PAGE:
A vowel is a type of sound for which there is no closure of the throat or mouth at any point where vocalization occurs. This can be contrasted with consonants, which are sounds for which there are one or more points where air is stopped. In nearly all languages, words must contain at least one vowel. While, in English, a word can be formed without any consonants — such as the words I or a — no word may consist of only consonants.
In many languages, vowels are not crucial to the general meaning of the word. Rather, one in these languages — many of which are Semitic languages — acts more to give a specific inflection than to differentiate the word from other distinct words. A parallel of this in English can be seen in the example of dive and dove or lay and lie, in which the core word is the same, but the changed vowel denotes tense. Languages that have this type of structure often do not even mark all of these sounds in written text. Both Arabic and Hebrew are good examples of this, where the marking of many vowels is unnecessary in writing.
Since a vowel refers to a specific type of sound, some letters may orthographically represent a consonant in some circumstances, and a vowel in others. In English, this can be seen with the letters y and w, which are most often used to make consonant sounds but don't require the closure of the throat that's common to consonants. In the case of y, for example, people can compare its use in the words yonder and day. In the word yonder, it acts distinctly as a consonant, with the center of the tongue blocking the flow of air on one side by touching the palette of the mouth in what is called a palatal approximant. In the word day, on the other hand, it is forming a sound akin to if the word were written in English as dei.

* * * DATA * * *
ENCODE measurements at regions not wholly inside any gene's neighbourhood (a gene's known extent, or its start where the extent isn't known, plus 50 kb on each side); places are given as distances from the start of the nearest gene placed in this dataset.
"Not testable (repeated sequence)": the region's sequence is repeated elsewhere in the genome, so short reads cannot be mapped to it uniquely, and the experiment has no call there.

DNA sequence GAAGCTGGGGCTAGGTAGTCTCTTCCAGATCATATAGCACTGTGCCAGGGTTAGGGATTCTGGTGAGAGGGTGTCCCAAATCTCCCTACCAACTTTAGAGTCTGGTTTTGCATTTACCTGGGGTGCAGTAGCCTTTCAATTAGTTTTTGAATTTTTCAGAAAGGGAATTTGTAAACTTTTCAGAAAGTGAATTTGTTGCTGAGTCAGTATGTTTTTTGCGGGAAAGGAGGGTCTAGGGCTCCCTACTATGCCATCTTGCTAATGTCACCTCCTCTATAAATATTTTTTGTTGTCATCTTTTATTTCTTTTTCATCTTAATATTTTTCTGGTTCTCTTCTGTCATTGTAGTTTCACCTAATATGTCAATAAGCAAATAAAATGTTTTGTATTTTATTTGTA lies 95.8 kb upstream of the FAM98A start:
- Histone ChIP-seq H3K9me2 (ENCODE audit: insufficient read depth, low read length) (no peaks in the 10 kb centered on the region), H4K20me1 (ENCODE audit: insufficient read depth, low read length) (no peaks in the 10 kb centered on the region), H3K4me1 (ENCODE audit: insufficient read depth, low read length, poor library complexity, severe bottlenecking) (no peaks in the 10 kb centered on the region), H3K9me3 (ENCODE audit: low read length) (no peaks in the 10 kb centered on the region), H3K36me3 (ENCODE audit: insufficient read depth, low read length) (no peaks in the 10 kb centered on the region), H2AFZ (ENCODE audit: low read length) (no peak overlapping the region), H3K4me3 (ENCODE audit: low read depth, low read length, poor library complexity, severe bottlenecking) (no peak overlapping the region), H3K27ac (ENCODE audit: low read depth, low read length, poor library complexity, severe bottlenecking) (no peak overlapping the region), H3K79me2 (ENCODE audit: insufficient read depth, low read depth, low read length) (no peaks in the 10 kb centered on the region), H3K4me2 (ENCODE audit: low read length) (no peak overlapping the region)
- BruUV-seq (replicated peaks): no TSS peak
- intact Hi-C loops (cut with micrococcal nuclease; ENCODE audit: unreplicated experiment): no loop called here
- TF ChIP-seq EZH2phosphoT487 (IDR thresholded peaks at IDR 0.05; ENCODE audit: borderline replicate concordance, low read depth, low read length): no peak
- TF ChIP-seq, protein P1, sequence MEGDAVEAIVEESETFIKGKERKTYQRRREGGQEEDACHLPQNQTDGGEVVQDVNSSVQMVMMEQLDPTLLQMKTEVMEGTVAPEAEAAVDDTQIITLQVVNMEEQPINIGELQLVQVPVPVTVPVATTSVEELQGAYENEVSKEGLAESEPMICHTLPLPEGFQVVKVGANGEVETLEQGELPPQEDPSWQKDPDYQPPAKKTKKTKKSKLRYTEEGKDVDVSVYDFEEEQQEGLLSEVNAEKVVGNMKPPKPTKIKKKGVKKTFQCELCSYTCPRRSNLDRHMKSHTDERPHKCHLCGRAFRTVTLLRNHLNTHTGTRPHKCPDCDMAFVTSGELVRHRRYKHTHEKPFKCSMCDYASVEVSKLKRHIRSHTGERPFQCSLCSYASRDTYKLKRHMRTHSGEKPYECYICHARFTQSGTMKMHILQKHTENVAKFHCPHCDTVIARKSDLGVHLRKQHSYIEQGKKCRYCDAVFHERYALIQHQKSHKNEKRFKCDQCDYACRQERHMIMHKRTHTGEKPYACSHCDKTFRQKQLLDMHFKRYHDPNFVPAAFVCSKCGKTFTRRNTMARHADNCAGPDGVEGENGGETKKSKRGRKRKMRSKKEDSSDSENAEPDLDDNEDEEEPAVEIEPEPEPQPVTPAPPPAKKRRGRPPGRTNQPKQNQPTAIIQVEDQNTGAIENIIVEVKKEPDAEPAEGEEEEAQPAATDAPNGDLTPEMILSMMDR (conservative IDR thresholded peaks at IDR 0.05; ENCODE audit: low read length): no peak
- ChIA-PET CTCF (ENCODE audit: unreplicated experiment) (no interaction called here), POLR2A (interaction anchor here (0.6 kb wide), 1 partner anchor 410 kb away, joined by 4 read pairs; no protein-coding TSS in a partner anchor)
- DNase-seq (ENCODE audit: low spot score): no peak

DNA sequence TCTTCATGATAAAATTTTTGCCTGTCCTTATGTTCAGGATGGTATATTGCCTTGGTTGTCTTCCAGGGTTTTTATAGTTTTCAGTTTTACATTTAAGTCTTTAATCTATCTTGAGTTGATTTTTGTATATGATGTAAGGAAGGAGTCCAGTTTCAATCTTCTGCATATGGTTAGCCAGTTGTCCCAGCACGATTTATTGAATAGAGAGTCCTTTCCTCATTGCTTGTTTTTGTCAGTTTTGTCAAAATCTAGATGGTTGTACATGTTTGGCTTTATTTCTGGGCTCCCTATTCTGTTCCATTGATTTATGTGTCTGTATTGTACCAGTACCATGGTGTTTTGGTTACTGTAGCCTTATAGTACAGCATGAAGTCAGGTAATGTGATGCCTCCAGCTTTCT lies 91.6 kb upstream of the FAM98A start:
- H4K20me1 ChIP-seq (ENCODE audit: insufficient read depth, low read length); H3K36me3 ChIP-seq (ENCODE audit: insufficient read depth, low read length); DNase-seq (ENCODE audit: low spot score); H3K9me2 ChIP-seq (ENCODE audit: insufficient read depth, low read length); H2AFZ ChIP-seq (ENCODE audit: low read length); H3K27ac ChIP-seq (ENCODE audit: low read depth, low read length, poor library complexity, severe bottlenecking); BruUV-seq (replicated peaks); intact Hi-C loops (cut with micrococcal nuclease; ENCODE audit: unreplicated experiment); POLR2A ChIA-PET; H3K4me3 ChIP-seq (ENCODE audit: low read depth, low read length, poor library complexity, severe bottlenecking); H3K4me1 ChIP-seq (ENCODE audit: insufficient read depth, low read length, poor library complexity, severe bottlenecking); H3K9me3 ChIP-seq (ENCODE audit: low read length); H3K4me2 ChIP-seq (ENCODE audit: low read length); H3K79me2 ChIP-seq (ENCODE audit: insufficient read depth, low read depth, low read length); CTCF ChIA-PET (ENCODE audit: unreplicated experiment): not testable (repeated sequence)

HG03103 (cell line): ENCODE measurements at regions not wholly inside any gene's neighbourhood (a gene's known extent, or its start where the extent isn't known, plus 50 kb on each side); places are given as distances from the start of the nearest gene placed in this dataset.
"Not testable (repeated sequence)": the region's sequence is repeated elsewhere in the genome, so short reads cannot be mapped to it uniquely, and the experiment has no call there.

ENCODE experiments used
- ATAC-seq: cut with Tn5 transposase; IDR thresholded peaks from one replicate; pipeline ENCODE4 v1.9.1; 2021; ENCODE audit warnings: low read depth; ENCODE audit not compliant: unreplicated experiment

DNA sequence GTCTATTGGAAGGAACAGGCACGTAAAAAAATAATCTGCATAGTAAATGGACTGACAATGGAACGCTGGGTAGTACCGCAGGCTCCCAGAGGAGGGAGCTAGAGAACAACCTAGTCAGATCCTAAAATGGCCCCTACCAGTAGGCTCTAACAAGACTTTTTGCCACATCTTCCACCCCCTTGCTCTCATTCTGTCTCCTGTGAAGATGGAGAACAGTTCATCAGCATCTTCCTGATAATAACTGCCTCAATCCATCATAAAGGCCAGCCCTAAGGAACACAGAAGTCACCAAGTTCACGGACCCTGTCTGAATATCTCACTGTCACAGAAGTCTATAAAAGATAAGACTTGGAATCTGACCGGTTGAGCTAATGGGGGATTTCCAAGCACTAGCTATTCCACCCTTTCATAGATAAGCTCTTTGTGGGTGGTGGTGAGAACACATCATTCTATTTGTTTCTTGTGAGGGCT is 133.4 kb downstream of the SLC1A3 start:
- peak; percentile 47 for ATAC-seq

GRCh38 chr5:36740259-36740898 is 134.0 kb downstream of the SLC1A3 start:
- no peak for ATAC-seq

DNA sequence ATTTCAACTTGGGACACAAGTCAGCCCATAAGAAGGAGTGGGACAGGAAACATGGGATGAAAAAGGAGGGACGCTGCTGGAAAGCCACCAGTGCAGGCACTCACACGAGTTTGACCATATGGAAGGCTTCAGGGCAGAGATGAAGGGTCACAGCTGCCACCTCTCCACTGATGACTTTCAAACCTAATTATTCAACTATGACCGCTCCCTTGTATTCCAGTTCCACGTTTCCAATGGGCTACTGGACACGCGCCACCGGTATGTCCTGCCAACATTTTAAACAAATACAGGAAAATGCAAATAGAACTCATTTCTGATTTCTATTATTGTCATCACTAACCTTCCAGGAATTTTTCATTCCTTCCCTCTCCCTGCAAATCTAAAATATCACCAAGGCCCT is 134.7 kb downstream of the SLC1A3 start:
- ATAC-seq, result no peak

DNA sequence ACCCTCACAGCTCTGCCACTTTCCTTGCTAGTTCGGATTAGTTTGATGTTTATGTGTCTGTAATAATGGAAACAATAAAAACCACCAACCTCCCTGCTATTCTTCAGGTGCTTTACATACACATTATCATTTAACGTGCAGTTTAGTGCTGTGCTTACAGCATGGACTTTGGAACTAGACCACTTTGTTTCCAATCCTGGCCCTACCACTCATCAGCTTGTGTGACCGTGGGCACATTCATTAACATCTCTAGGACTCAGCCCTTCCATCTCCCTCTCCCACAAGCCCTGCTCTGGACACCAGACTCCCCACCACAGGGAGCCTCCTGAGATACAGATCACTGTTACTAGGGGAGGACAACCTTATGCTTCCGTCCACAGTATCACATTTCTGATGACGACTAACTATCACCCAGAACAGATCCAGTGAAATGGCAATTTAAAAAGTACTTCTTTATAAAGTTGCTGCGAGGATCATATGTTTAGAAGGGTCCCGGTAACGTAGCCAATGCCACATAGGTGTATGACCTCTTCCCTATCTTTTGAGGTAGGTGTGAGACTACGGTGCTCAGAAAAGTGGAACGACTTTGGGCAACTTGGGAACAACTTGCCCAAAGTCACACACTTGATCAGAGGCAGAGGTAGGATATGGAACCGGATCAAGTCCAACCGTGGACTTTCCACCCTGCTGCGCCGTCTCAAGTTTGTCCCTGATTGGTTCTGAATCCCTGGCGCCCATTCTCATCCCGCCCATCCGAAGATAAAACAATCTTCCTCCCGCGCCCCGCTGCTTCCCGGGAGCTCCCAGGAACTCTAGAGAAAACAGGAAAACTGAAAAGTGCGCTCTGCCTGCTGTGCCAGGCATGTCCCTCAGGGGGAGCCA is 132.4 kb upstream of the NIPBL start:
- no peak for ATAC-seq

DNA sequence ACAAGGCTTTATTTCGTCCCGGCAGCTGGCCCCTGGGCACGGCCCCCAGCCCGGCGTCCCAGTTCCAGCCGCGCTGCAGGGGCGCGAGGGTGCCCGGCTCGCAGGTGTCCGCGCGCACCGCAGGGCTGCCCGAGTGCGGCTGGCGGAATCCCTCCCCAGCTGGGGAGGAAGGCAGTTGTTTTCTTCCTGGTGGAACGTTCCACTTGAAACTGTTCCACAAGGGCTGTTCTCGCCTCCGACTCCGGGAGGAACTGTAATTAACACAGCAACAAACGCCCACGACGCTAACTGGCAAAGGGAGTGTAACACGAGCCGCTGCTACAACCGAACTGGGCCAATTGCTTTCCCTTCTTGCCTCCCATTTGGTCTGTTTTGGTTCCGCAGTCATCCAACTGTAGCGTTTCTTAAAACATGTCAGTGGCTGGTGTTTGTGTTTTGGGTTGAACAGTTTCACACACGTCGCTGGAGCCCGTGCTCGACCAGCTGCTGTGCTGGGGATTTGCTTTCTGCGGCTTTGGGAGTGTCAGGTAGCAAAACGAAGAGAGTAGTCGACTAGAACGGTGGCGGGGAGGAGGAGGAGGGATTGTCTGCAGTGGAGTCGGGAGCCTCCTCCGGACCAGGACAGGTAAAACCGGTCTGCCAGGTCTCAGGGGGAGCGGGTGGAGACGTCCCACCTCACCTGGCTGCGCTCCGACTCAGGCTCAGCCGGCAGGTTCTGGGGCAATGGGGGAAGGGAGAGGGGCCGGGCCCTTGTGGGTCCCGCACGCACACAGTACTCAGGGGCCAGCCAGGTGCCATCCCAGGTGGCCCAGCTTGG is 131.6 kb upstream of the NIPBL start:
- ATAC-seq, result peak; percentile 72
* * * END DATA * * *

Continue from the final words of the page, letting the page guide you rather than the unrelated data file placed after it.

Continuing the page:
In the case of w, the words woo and how can be examined. In the word woo, the letter is acting as a consonant, with the back of the tongue blocking the flow of air on one side by touching the palette of the mouth — what is called a labiovelar approximant. In the word how, it serves as a vowel, which could be represented in English writing as hao.
In English, there are five letters which always represent a vowel when written: a, e, i, o, and u. These five letters represent more than five sounds, however, depending on the word, or if they are combined with other letters. Readers can compare the letter a in the words hat and hate as one of many examples.